Michael Farr (Ciarán Hinds) searches his home for the source of strange nocturnal sounds in The Eclipse. Copyright 2009 Treasure Entertainment/Swank Motion Pictures.
An Cailleach Bhéarra (2007)
In this short film animator Naomi Wilson uses a large scale puppet in a real landscape to interpret the Irish legend of the cailleach, or witch, who must immerse herself in water every one hundred years to become young again. If she fails to do this in the early morning before she hears the bark of a dog or the chirp of a bird, she will perish. A scratched film effect draws us back into Ireland’s pagan past from where the piece explores the impact of Christianity and the industrial world on folk memory and on the cycle of nature. The film, produced under the Irish Film Board’s Gearrscannáin scheme, was shown at the Cork Film Festival in 2007 where it was pronounced “a haunting and visually stunning Irish myth delivered with humour, panache and a unique use of some lovely location work.”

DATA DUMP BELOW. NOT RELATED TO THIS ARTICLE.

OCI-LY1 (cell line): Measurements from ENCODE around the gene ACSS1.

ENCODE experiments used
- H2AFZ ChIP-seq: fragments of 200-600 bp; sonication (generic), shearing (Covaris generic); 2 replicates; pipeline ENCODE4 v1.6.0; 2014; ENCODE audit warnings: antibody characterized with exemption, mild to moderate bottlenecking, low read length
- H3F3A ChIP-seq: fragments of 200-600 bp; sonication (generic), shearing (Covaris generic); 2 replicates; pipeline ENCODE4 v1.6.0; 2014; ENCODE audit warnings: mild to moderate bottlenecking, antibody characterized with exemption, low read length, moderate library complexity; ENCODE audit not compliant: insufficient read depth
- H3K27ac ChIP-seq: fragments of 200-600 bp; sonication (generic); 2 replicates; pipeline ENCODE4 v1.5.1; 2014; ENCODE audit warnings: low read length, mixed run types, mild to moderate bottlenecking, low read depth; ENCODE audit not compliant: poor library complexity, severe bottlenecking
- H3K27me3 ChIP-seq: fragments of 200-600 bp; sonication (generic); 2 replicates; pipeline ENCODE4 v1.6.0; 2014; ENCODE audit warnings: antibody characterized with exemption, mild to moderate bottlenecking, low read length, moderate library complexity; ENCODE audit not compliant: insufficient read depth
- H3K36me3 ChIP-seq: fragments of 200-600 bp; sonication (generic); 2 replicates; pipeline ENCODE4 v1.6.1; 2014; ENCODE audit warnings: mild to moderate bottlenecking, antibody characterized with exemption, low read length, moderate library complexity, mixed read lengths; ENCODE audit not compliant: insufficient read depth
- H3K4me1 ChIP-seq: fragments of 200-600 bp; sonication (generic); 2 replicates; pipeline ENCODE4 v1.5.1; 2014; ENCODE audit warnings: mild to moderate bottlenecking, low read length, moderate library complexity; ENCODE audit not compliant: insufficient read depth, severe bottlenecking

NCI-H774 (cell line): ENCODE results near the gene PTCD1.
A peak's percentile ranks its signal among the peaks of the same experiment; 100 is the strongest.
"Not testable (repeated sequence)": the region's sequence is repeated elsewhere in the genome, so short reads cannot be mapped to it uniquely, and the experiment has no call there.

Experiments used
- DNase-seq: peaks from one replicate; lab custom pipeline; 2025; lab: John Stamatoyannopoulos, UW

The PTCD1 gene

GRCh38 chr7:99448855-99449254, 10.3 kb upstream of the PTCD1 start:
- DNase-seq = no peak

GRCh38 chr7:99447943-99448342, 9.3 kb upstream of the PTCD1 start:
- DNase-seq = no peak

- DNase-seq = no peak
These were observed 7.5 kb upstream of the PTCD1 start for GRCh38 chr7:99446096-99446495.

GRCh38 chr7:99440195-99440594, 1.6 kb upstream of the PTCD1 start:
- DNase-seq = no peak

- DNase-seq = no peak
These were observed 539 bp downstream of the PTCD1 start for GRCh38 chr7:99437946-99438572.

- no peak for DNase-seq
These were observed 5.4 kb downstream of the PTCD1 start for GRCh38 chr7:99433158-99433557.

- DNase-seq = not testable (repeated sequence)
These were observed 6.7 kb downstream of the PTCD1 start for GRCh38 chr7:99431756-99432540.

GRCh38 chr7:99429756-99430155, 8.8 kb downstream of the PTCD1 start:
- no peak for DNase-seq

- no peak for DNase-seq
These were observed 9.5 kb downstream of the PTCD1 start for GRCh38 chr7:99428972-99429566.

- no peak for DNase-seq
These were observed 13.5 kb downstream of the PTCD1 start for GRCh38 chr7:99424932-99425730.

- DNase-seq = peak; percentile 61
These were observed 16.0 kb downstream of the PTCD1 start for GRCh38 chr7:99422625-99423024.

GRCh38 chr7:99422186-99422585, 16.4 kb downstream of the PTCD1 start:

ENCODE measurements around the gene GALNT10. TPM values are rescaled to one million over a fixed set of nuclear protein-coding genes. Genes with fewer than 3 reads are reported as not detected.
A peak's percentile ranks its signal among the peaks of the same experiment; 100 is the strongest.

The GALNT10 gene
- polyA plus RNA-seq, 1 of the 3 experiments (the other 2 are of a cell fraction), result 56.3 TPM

The cailleach makes the journey to renew her youth in An Cailleach Bhéarra. Copyright 2007 Metropolitan Films.
The Faeries of Blackheath Woods (2006)
This brilliantly unsettling short film follows the nasty fate met by a young girl who encounters faeries in the woods. In less than four minutes, director Ciarán Foy delivers a “sharp little slap to the face”  to any viewer expecting sweetly sanitized fairies, encountering instead artist Olwen Foy’s Celtic sídhe-inspired faeries who are “suffering, ailing and grotesque.”  The arresting special effects, technical skill and assured style of the film won critical acclaim for its director and nine best short awards on the international film festival circuit in 2006 and 2007.
Melissa (Katie Keogh) seals her fate when she traps and kills a faery in The Faeries of Blackheath Woods. Copyright 2006 Once Off Films.
Darby O’ Gill and the Little People (1959)